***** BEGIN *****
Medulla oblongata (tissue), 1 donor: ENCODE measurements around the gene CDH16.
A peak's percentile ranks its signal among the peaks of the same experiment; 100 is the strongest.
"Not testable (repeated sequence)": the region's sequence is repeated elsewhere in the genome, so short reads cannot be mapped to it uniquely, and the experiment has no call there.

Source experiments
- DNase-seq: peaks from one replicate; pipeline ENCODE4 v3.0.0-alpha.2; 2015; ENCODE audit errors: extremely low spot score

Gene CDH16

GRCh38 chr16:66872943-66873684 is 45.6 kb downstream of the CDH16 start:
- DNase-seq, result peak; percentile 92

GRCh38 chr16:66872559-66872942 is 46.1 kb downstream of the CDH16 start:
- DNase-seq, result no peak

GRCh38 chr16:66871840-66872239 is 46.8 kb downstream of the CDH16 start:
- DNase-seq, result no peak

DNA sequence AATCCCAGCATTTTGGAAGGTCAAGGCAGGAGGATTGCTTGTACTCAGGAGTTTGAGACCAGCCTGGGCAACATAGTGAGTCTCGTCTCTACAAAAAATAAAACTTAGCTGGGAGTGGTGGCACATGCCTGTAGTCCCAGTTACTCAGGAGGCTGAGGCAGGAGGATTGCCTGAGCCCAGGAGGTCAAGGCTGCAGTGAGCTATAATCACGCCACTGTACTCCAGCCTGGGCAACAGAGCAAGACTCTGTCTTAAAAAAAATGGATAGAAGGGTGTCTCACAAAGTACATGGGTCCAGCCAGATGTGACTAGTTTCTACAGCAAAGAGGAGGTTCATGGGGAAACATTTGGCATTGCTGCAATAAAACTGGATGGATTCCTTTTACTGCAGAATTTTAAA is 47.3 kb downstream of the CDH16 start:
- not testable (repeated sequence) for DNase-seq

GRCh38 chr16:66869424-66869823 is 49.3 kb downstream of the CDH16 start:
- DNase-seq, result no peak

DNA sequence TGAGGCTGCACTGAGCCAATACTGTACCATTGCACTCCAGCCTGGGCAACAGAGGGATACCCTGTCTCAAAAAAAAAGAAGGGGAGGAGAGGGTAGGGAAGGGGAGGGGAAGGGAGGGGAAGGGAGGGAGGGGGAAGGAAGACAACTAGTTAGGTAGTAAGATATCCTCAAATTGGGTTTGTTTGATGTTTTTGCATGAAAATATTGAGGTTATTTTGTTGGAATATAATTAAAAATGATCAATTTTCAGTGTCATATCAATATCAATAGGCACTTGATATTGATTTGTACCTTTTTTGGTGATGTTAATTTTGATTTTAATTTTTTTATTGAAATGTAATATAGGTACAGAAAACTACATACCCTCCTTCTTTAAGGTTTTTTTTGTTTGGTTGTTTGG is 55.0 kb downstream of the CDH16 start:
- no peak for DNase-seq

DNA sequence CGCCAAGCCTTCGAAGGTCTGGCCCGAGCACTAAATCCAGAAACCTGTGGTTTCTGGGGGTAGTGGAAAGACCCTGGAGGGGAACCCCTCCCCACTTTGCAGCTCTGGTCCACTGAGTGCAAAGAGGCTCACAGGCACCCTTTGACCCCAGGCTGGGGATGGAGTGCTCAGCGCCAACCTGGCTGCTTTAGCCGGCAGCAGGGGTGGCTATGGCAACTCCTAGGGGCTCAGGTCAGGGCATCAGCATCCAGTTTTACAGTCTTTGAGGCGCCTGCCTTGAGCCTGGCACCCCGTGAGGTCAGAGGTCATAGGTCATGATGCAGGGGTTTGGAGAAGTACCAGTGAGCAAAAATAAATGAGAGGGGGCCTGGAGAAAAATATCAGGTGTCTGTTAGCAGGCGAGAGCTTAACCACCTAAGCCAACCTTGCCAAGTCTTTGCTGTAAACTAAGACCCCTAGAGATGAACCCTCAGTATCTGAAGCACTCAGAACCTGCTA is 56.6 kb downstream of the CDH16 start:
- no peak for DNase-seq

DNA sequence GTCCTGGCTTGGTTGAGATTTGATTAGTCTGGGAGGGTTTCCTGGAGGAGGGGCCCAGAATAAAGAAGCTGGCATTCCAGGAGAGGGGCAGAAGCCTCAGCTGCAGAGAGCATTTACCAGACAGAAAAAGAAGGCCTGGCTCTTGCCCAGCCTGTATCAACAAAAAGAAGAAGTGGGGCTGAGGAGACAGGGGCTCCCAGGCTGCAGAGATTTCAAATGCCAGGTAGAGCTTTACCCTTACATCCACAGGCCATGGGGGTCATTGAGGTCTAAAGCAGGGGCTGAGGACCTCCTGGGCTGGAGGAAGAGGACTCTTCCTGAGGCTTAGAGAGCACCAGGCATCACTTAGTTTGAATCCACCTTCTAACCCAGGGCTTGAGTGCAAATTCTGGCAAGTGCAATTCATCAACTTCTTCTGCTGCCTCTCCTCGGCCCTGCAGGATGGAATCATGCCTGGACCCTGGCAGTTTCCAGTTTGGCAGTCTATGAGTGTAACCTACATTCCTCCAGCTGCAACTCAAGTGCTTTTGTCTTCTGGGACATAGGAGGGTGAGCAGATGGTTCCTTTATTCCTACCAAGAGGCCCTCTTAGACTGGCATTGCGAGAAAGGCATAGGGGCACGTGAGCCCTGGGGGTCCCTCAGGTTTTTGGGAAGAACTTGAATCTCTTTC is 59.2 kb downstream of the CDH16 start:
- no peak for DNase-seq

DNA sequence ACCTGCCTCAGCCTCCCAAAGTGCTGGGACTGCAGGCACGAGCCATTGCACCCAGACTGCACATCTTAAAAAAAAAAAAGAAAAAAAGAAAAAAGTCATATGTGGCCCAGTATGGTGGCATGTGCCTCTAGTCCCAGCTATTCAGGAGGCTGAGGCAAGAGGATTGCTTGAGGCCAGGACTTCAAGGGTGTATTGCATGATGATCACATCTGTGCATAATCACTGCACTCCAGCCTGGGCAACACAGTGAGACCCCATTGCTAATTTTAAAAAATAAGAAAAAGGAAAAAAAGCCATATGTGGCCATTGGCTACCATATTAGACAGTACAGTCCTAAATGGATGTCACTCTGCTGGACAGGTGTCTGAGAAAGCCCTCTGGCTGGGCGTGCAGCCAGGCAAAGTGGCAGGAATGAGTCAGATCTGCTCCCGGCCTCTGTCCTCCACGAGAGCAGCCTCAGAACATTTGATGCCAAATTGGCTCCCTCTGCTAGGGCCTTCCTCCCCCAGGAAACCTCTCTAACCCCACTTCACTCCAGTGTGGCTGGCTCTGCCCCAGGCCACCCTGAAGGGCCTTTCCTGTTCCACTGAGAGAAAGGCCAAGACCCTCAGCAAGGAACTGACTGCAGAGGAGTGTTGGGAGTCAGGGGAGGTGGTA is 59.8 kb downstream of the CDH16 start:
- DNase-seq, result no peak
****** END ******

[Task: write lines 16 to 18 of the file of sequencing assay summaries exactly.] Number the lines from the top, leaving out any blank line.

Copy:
- DNase-seq, result no peak

DNA sequence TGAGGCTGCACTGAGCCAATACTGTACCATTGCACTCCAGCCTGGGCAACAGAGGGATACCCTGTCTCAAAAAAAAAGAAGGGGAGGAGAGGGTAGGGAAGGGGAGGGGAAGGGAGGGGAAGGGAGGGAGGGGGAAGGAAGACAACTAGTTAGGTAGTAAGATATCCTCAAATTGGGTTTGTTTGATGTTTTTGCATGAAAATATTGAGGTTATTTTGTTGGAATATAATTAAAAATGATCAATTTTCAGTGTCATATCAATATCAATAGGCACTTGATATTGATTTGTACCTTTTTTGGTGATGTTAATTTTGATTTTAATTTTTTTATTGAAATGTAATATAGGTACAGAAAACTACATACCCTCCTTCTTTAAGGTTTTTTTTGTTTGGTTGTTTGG is 55.0 kb downstream of the CDH16 start:
- no peak for DNase-seq